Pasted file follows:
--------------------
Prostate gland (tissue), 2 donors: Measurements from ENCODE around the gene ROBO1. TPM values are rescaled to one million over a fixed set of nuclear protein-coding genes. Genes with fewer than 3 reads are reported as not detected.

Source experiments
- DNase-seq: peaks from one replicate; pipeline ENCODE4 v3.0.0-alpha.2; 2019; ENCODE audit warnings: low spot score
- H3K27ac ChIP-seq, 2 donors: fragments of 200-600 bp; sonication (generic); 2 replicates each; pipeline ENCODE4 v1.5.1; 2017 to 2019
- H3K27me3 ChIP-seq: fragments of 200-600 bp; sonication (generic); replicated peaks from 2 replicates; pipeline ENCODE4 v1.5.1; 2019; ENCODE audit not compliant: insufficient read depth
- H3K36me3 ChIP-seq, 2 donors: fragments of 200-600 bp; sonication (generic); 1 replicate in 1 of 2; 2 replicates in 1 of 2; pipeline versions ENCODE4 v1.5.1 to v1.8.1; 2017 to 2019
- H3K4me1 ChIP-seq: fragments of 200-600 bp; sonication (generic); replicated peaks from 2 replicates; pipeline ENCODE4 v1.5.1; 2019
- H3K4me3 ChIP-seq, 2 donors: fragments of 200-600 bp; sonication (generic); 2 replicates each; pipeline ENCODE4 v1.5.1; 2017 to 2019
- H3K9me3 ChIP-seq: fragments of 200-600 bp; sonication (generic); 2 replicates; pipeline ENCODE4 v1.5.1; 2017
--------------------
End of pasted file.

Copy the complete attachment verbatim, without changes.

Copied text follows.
Prostate gland (tissue), 2 donors: Measurements from ENCODE around the gene ROBO1. TPM values are rescaled to one million over a fixed set of nuclear protein-coding genes. Genes with fewer than 3 reads are reported as not detected.

Source experiments
- DNase-seq: peaks from one replicate; pipeline ENCODE4 v3.0.0-alpha.2; 2019; ENCODE audit warnings: low spot score
- H3K27ac ChIP-seq, 2 donors: fragments of 200-600 bp; sonication (generic); 2 replicates each; pipeline ENCODE4 v1.5.1; 2017 to 2019
- H3K27me3 ChIP-seq: fragments of 200-600 bp; sonication (generic); replicated peaks from 2 replicates; pipeline ENCODE4 v1.5.1; 2019; ENCODE audit not compliant: insufficient read depth
- H3K36me3 ChIP-seq, 2 donors: fragments of 200-600 bp; sonication (generic); 1 replicate in 1 of 2; 2 replicates in 1 of 2; pipeline versions ENCODE4 v1.5.1 to v1.8.1; 2017 to 2019
- H3K4me1 ChIP-seq: fragments of 200-600 bp; sonication (generic); replicated peaks from 2 replicates; pipeline ENCODE4 v1.5.1; 2019
- H3K4me3 ChIP-seq, 2 donors: fragments of 200-600 bp; sonication (generic); 2 replicates each; pipeline ENCODE4 v1.5.1; 2017 to 2019
- H3K9me3 ChIP-seq: fragments of 200-600 bp; sonication (generic); 2 replicates; pipeline ENCODE4 v1.5.1; 2017